Correct answer in C:

struct timeval tp;  
fd_set in;  
fd_set out;  
fd_set err;  

FD_ZERO (in);  
FD_ZERO (out);  
FD_ZERO (err);  

FD_SET(socket_handle, err);  

tp.tv_sec = 0; /* or however long you want to wait */  
tp.tv_usec = 0;  
select(socket_handle + 1, in, out, err, &tp);  

if (FD_ISSET(socket_handle, err) {  
   /* handle closed socket */  
  • You can do the same thing with getsocketop(... SOL_SOCKET, SO_ERROR, ...). – David Schwartz Oct 21 '11 at 0:38
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    Error file descriptor set won't indicate closed connection. Please read select manual: 'exceptfds - This set is watched for "exceptional conditions". In practice, only one such excetional condition is common: the availability of out-of-band (OOB) data for reading from a TCP socket.' FIN is not OOB data. – Jan Wrobel Sep 9 '12 at 21:11
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    You can use 'Selector' class to access 'select()' syscall. It uses NIO though. – Matthieu Sep 18 '13 at 21:34
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    There is nothing exceptional about a connection that has been shutdown by the other side. – David Schwartz Mar 14 '14 at 23:26
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    Many platforms, including Java, do provide access to the select() system call. – user207421 Jun 4 '14 at 10:39

Here is a lame workaround. Use SSL ;) and SSL does a close handshake on teardown so you are notified of the socket being closed (most implementations seem to do a propert handshake teardown that is).

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    How does one get "notified" of the socket being closed when using SSL in java? – Dave B Jul 16 '14 at 21:32

The reason for this behaviour (which is not Java specific) is the fact that you don't get any status information from the TCP stack. After all, a socket is just another file handle and you can't find out if there's actual data to read from it without actually trying to (select(2) won't help there, it only signals that you can try without blocking).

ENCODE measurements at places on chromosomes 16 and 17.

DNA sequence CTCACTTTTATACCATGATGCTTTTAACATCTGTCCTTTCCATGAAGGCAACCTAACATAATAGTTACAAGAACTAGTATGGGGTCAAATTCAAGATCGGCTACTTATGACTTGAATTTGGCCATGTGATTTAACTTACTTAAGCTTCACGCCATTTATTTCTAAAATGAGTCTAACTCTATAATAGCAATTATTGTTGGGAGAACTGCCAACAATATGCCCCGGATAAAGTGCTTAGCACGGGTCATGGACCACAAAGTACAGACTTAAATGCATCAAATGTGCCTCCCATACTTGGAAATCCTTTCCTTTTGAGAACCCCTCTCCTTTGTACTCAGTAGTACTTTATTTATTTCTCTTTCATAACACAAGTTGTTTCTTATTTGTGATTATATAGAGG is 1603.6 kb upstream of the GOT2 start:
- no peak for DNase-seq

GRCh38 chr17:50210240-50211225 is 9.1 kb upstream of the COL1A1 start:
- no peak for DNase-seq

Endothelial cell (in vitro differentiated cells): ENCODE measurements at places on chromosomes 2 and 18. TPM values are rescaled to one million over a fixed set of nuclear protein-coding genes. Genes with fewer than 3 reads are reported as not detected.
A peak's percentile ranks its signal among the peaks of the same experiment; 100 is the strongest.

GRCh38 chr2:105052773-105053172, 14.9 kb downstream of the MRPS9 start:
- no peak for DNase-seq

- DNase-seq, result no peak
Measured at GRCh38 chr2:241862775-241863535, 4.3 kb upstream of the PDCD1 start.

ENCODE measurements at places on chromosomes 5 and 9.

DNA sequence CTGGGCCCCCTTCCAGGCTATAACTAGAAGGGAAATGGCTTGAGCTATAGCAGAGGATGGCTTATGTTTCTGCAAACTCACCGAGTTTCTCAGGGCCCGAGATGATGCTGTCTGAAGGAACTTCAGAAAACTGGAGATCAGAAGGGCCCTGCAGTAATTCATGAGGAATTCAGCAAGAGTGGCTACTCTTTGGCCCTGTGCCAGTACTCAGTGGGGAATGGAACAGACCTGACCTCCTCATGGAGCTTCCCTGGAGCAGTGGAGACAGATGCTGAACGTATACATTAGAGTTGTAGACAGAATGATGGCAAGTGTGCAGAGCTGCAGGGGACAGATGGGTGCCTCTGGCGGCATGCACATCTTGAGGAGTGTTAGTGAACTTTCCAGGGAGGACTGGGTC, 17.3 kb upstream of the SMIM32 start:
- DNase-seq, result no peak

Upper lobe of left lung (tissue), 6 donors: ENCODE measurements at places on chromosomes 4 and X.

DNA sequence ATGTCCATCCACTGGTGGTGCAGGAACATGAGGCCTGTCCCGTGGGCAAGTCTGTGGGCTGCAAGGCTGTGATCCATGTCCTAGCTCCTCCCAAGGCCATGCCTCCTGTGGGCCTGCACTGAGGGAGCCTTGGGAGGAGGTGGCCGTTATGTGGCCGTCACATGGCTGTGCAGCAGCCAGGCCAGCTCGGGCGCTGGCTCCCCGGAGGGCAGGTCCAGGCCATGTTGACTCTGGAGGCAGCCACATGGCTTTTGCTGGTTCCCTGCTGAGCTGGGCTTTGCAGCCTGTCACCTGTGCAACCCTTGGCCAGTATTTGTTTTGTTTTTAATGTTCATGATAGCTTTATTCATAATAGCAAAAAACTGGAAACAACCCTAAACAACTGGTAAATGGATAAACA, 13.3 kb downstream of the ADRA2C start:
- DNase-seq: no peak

For more information see the Unix socket FAQ.

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    REALbasic sockets (on Mac OS X and Linux) are based on BSD sockets, yet RB manages to give you a nice error 102 when the connection is dropped by the other end. So I agree with the original poster, this should be possible and it's lame that Java (and Cocoa) don't provide it. – Joe Strout May 12 '10 at 20:41
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    @JoeStrout RB can only do that when you do some I/O. There is no API that will give you to status of the connection without doing I/O. Period. This is not a Java deficiency. It is in fact due to the lack of a 'dial tone' in TCP, which is a deliberate design feature. – user207421 Aug 16 '13 at 22:20
  • select() tells you whether there is data or EOS available to be read without blocking. 'Signals that you can try without blocking' is meaningless. If you're in non-blocking mode, you can always try without blocking. select() is driven by data in the socket receive buffer or a pending FIN or space in the socket send buffer. – user207421 Feb 25 '16 at 22:24
  • @EJP What about getsockopt(SO_ERROR)? In fact, even getpeername will tell you if the socket is still connected. – David Schwartz Sep 13 '16 at 21:51

Only writes require that packets be exchanged which allows for the loss of connection to be determined. A common work around is to use the KEEP ALIVE option.

  • I think an endpoint is allowed to initiate a graceful connection shutdown by sending a packet with FIN set, without writing any payload. – Alexander Oct 10 '08 at 23:35
  • @Alexander Of course it does, but that isn't relevant to this answer, which is about detecting less of connection. – user207421 Aug 15 '16 at 22:51

When it comes to dealing with half-open Java sockets, one might want to have a look at isInputShutdown() and isOutputShutdown().

  • No. That only tells you what you've called, not what the peer has called. – user207421 Apr 14 '13 at 1:34
  • Care to share your source for that statement? – JimmyB Apr 19 '13 at 17:38
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    Care to share your source for the opposite? It's your statement. If you have a proof, let's have it. I assert that you are incorrect. Do the experiment and prove me wrong. – user207421 Aug 16 '13 at 22:23
  • Three years later and no experiment. QED – user207421 Aug 15 '16 at 22:52